U of I agricultural economics graduate student Brett Wilder of Meridian is among students who benefit from the collaborative programs. He is studying livestock markets as part of his passion to help farmers and ranchers improve profits.

“We are fortunate to have seen first-hand the importance of proper risk management and to have hands-on experience with real-world tools that can be a game changer for farmers and ranchers,” Wilder said. “The IWC gift of an endowed chair will make this program even more attractive for students to come to the University of Idaho to learn these important and valuable skills for risk management in both commodities and securities markets.”

Transportation Department Extends ELD Waiver for Ag Haule

Washington--The Department of Transportation has again extended the deadline for agricultural haulers to comply with the electronic logging device mandate. DOT’s initial agricultural exemption was set to expire on March 18. The new extension, which carries the exemption through another 90 days, allows the department additional time to issue guidance on the newly interpreted 150 air-mile agricultural commodity exemption and the hours of service regulations.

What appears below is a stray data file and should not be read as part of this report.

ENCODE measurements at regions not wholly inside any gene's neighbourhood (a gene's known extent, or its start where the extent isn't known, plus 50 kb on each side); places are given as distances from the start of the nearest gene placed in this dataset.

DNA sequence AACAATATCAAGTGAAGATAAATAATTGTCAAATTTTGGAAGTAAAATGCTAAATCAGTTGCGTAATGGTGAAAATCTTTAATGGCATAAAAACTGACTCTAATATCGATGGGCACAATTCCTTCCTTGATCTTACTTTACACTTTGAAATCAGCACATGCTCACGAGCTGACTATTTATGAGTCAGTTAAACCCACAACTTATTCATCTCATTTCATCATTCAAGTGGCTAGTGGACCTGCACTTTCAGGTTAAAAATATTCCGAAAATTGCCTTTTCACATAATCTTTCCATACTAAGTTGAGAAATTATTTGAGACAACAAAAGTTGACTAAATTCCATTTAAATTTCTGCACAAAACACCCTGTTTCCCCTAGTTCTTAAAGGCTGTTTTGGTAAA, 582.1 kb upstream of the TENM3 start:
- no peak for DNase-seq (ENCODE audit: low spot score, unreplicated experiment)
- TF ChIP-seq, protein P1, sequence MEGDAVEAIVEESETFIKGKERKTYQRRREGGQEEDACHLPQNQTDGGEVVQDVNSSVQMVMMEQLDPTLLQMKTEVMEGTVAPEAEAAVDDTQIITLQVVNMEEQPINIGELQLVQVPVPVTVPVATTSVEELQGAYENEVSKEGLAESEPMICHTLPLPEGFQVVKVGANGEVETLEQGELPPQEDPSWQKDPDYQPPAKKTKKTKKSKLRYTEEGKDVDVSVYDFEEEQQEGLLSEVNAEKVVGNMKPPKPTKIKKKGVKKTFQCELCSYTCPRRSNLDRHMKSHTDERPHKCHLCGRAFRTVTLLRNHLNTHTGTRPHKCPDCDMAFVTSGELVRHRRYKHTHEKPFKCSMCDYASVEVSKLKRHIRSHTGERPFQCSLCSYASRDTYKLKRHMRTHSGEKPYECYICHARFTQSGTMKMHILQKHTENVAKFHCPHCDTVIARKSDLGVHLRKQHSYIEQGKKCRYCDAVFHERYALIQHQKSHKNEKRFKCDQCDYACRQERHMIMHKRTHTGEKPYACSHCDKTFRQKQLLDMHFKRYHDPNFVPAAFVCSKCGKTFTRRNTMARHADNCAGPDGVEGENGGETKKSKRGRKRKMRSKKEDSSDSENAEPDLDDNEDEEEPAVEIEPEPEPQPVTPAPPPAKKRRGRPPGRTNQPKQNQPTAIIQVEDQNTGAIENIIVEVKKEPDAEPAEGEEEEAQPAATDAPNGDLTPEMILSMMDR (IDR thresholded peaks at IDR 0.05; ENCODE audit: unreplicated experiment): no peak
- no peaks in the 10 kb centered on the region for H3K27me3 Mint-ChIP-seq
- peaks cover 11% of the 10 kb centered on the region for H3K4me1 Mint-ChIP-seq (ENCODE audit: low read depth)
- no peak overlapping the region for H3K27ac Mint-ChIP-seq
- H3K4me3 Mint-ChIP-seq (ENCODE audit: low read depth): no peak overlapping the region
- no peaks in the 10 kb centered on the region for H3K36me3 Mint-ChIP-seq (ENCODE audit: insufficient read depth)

While most farmers and ranchers should be exempt from the ELD mandate because they can claim covered farm vehicle status, drivers who haul livestock, live fish and insects are likely to fall under the requirements.

Drivers who have to use ELDs would be limited to current hours of service rules, which restrict a driver to only 14 “on duty” hours, with no more than 11 active driving hours. Once a driver hits those maximum hour allotments, he must stop and rest for 10 consecutive hours, which would be problematic when transporting livestock and other live animals.

Concerned about livestock haulers’ readiness to comply with the mandate, as well as how the mandate will affect the transported animals’ well-being, the American Farm Bureau Federation and seven livestock organizations last fall asked DOT for a waiver and exemption from the original Dec. 18 ELD implementation deadline.

In their petition, the groups pointed out livestock haulers’ strong commitment to ensuring the safety of both the animals they’re transporting and the drivers they share the road with. In addition, livestock haulers often receive specialized training beyond that required for their counterparts driving conventional commercial motor vehicles.